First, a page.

Red to Green: From recommendations to action and evidence

Incentivizing Collaborative and Open Science (ICOR) is a group of open-research stakeholders who are building a new initiative designed to move from ideas into implementation. The newly launched website will serve as a communication hub for the growing number of projects planned and underway to improve transparency and collaboration throughout the research lifecycle. ICOR seeks to build a body of evidence, collecting data from individual pilots and projects, to help policy-makers and advocates build the case for open and collaborative research.

Over the past 18 months, ICOR has been gathering the collective knowledge of funders, researchers, organizations and academic administrators with similar goals about infusing openness and collaboration into all aspects of research. This group has strategized how to actively transform the status quo, closed research cycle to one that is inclusive, open, and collaborative. With the many emerging sets of recommendations and plans coming from governments, NGOs, and funding organizations, this is the time to take action and focus on implementation.

The opening page of illustrates dynamically how we imagine moving from a mostly closed research cycle (Red) to a mostly open cycle (Green). We have identified opportunities that address impediments at each stage, as identified in recommendations by study groups and think tanks over the past two decades.

Ten unified projects – involving progressive and interdisciplinary research teams – are proposed to implement practical, real-life solutions involving tools and processes to build evidence for a culture of sharing and collaboration. We’ve checked off many of these urgencies as summarized in the latest UNESCO report on open science practices:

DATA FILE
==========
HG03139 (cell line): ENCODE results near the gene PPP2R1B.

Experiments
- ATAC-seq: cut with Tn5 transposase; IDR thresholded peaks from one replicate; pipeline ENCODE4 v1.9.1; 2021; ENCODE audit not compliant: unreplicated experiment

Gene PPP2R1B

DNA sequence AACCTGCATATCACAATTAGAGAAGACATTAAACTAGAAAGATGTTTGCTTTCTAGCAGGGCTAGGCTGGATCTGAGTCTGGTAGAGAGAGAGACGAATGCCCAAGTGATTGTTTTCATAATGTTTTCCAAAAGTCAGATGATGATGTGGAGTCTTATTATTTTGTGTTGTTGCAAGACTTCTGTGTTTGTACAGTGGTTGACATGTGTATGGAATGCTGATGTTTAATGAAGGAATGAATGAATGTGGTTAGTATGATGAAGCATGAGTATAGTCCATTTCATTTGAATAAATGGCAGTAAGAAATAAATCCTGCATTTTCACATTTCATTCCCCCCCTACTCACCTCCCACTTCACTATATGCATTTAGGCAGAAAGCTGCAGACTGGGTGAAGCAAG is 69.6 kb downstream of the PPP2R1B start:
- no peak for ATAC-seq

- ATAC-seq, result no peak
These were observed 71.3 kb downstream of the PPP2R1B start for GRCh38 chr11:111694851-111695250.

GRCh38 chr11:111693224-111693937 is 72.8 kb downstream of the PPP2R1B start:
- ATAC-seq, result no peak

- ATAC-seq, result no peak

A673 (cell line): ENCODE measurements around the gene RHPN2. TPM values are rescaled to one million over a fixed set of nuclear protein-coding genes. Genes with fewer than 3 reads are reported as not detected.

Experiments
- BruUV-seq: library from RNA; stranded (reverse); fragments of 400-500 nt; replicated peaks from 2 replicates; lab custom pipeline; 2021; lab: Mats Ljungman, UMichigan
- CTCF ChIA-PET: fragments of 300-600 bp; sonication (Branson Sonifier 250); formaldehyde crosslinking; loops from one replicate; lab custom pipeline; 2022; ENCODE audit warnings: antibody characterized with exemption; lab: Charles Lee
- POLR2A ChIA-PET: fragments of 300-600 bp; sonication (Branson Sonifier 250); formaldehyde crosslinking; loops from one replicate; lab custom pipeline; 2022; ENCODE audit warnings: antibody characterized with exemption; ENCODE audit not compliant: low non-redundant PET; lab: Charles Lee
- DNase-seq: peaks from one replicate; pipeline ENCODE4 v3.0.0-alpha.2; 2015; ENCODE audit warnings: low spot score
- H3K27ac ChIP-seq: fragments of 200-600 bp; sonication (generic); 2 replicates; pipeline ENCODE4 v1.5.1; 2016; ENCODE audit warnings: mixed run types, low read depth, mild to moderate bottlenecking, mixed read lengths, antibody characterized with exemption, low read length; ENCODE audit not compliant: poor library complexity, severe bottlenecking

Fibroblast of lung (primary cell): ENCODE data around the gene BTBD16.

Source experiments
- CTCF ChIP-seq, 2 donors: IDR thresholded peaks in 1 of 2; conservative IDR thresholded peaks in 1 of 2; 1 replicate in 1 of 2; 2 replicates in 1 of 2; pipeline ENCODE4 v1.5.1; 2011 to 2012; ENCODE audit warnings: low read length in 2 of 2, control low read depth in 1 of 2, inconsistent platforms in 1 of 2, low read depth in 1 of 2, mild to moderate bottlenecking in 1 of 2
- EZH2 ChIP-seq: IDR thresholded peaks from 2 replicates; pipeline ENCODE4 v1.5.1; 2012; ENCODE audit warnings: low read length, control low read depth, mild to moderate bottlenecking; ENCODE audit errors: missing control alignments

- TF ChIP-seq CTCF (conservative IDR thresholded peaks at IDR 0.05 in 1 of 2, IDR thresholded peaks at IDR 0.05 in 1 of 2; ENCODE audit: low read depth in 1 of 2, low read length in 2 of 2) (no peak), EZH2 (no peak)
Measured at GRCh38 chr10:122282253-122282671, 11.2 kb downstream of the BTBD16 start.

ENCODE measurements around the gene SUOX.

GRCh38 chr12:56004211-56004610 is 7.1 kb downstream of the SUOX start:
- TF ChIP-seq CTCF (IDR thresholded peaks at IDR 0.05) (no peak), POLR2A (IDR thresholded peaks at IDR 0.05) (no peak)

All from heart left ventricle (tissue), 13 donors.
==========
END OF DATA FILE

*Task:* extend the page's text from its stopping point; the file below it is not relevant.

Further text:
• Harmonized open science IP policies
  • Best practices for sharing information in line with key OS values and principles, such as the FAIR principles (findable, accessible, interoperable, reusable) and CARE principles for indigenous data governance, to ensure the quality of machine–readable data and eventually accelerate data analysis and traceability 
  • Evaluation of proposed projects as they unfold to ensure an evidence base for long-term strategic investment and sustainable
  • Move the current OS strategizing on open access to scholarly publications to sustainable investment in infrastructure and capacity building
  • Support innovative international scientific collaborations, within multidisciplinary, interdisciplinary and transdisciplinary cooperation
  • Develop alternatives to current incentives, career evaluation and reward systems that promote OS practices.

Importantly, ICOR seeks, with the launch of, to address UNESCO’s summation of an “urgent need to focus on common goals and values across OS actors, to coordinate existing initiatives and to be open to the new models of scientific practices needed to operationalize OS globally.” The projects and toolkits outlined on our website are initial steps to converge and collaborate on building a new “green” research system that rewards generous behaviors.